R.V. COLLEGE OF ENGINEERING,
DEPARTMENT OF TELECOMMUNICATION ENGINEERING
Radiating System :Report on Cassegrain Antenna
Under the guidance of:
Submitted by: Santosh H.R [1RV09TE047] Kishore B [1RV09TE025] Mayank [1RV09TE030] Kirthi K [1RV09TE024]
Table of Contents : Contents
Introduction to Cassegrain antenna.
Geometry of Cassegrain antenna.
Advantages and Drawback of Cassegrain antenna.
Applications of Cassegrain antenna .
The two-reflector system invented by Nicholas Cassegrain has been used extensively in optical telescopes, primarily to achieve a long effective focal length with a convenient physical configuration. During the late 1950s, widespread interest developed in the use of this type of system for microwave frequencies.
Axially symmetrical dual-reflector antennas (Cassegrain) classical or shaped) are of interest in radio astronomy and in Earth-station antenna technology. The design of such systems is often restricted by some mechanical constraints, the type of feed horn used, and the budget of the project (closely related to the size of the reflectors). Taking into account all of the above, various sets of input parameters, representing various solutions, are considered. From these input parameters, the overall geometry of the antenna is derived in closed form.
What is a Cassegrain antenna?
In telecommunication and radar use, a Cassegrain antenna is an antenna in which the feed radiator is mounted at or near the surface of a concave main reflector and is aimed at a convex subreflector. Both reflectors have a common focal point. Energy from the feed unit (a feed horn mostly) illuminates the secondary reflector, which reflects it back to the main reflector, which then forms the desired forward beam.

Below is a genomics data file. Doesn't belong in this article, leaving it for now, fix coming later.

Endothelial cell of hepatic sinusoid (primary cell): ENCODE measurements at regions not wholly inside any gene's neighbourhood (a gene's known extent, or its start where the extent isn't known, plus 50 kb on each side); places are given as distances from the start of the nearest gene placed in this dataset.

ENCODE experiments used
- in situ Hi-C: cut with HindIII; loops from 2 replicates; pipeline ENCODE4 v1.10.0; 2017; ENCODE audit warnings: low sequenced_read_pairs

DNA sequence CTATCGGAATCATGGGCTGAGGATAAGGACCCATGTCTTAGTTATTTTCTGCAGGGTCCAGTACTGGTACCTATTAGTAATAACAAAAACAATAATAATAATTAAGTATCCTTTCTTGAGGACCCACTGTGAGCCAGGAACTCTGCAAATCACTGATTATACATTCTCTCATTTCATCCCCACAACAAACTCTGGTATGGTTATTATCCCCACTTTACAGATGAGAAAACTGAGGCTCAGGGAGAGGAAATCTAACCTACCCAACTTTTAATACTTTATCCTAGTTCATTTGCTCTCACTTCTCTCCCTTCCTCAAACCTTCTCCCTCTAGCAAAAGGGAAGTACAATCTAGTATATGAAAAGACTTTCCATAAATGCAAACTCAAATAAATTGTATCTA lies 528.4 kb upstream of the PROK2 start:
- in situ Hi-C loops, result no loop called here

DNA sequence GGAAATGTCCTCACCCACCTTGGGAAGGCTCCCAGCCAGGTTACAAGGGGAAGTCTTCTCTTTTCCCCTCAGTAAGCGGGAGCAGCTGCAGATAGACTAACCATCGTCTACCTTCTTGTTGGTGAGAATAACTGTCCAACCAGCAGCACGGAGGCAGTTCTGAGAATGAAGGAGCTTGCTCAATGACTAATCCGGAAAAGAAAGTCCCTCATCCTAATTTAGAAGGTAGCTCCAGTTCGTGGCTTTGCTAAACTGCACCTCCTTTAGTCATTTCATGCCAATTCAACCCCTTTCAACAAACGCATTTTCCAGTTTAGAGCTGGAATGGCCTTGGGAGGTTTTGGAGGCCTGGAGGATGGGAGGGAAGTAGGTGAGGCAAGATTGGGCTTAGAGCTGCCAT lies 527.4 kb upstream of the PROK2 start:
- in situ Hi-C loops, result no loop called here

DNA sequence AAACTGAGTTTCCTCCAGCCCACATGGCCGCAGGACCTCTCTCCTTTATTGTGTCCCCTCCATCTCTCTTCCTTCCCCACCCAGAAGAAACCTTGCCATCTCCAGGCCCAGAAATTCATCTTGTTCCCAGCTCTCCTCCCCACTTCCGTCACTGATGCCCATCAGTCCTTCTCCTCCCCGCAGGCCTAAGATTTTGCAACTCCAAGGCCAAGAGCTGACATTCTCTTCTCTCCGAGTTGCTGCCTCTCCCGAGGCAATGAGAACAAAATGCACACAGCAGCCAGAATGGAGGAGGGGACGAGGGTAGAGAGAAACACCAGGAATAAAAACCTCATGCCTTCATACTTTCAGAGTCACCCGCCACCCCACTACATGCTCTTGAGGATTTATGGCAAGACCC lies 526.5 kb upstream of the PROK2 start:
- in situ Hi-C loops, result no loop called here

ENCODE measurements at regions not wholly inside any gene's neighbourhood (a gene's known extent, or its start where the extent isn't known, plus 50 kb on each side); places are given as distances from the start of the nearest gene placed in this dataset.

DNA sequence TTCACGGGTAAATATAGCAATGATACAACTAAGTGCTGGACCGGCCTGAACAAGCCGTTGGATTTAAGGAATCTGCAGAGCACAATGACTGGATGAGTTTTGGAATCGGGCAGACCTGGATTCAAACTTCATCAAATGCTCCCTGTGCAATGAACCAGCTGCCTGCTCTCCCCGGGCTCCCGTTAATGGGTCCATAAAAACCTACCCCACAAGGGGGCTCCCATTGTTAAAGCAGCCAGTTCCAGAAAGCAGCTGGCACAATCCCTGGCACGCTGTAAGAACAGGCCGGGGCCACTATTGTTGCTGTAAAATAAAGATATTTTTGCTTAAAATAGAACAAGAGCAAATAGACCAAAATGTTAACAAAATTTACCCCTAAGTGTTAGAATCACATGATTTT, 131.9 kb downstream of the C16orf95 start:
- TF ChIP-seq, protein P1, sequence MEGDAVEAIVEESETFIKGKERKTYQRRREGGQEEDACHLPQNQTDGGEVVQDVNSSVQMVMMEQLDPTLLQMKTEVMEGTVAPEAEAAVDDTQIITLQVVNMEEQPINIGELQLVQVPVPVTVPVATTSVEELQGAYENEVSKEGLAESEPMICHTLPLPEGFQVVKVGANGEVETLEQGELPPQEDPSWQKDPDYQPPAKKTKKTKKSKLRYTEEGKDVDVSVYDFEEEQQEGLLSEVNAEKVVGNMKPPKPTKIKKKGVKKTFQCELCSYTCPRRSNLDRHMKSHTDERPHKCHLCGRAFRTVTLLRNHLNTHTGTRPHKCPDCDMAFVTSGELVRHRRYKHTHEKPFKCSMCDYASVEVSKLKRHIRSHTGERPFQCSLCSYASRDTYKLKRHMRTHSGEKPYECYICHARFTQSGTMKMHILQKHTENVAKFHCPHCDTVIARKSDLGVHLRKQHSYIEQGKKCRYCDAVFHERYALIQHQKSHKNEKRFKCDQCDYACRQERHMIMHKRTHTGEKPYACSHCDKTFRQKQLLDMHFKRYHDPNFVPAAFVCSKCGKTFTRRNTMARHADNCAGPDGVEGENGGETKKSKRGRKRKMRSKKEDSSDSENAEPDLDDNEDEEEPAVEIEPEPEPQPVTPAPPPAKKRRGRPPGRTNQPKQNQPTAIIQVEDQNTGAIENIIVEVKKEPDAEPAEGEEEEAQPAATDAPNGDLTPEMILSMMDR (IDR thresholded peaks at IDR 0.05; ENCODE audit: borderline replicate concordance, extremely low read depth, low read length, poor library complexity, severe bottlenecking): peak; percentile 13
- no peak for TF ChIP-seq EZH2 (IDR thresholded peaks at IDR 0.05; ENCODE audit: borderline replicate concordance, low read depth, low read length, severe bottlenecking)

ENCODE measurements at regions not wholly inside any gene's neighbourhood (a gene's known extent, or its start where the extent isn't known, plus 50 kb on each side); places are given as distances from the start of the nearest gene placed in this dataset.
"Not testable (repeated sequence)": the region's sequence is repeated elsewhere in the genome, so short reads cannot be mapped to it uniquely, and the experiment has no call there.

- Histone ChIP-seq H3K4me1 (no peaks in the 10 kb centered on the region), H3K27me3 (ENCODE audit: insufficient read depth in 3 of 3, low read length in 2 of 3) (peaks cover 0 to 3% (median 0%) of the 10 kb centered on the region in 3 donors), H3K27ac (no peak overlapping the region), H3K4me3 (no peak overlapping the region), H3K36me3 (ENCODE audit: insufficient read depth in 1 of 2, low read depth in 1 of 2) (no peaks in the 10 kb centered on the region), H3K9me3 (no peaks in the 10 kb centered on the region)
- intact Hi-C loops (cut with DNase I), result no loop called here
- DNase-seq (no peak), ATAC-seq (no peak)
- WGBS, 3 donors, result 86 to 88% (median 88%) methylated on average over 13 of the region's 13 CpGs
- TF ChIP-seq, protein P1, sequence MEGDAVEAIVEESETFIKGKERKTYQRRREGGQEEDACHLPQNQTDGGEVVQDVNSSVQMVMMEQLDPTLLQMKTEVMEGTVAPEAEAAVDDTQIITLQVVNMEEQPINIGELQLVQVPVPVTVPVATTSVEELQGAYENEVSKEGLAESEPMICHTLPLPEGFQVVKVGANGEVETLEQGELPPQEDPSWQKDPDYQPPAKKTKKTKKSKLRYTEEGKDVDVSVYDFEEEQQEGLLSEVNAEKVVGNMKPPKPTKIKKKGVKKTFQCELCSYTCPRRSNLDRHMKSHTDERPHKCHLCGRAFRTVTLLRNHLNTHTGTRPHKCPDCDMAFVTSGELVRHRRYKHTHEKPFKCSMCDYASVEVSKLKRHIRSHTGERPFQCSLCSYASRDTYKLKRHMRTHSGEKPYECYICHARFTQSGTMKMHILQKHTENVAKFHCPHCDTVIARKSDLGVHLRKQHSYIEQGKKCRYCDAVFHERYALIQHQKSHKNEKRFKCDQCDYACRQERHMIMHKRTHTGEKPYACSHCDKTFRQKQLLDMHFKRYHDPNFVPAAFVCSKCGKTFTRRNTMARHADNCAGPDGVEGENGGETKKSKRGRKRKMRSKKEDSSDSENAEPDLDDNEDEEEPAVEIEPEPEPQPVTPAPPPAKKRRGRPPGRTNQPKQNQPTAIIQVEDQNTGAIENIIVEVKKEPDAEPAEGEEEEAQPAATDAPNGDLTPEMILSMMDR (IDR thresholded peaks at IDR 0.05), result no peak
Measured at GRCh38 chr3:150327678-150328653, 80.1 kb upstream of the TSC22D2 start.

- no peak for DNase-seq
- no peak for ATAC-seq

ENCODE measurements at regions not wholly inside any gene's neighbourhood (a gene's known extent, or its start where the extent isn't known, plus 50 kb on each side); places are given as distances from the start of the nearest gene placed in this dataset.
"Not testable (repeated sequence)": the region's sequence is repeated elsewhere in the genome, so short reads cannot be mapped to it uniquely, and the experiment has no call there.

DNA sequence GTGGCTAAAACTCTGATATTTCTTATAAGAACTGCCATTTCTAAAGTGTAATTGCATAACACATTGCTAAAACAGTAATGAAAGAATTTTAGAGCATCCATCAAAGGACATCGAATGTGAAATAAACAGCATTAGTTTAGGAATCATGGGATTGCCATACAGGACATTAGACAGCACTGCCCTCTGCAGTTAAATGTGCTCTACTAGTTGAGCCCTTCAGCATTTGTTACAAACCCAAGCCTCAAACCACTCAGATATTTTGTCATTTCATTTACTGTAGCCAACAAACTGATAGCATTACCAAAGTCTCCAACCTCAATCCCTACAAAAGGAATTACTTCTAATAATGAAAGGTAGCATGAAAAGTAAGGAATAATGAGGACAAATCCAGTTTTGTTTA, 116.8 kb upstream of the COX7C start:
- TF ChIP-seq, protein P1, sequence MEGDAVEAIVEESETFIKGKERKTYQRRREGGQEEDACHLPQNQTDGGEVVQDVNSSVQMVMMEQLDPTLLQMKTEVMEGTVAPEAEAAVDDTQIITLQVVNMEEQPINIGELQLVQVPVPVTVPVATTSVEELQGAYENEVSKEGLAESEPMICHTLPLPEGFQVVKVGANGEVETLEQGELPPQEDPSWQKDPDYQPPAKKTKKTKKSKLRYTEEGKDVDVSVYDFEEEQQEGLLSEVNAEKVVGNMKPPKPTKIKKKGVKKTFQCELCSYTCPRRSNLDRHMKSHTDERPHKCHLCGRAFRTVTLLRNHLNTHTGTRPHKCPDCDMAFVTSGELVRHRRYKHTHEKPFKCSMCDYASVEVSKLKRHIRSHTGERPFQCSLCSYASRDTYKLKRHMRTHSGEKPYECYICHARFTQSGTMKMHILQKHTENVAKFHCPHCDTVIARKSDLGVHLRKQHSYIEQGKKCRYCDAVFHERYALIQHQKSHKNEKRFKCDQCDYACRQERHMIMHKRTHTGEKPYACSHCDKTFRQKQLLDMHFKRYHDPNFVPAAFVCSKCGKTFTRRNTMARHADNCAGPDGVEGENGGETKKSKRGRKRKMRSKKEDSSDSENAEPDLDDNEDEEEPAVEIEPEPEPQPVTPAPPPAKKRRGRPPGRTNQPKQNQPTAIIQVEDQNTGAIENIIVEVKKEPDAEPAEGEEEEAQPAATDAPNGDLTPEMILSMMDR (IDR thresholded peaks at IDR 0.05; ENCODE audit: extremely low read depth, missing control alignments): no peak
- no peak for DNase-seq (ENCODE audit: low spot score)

Cassegrain antenna is a double reflector system which has many interesting features such as high efficiency, low noise temperature performance, and easy accessibility to electronic equipment. 01
Photo: Cassegrain antenna
The classical Cassegrain geometry, shown in the below fig, employs a parabolic contour for the main dish and a hyperbolic contour for the sub dish. One of the two foci of the hyperbola is the real focal point of the system, and is located at the center of the feed; the other is a virtual feed point which is the real focal point of the system, and is located at the center of the feed; the other is a virtual focal point which is located at the focus of the parabola. As a result, all parts reflected from both surfaces, travel equal distances to a plane in front of the antenna.
Fig: Geometry of Cassegrain Antenna
Geometrical parameters for selected Cassegrain antenna
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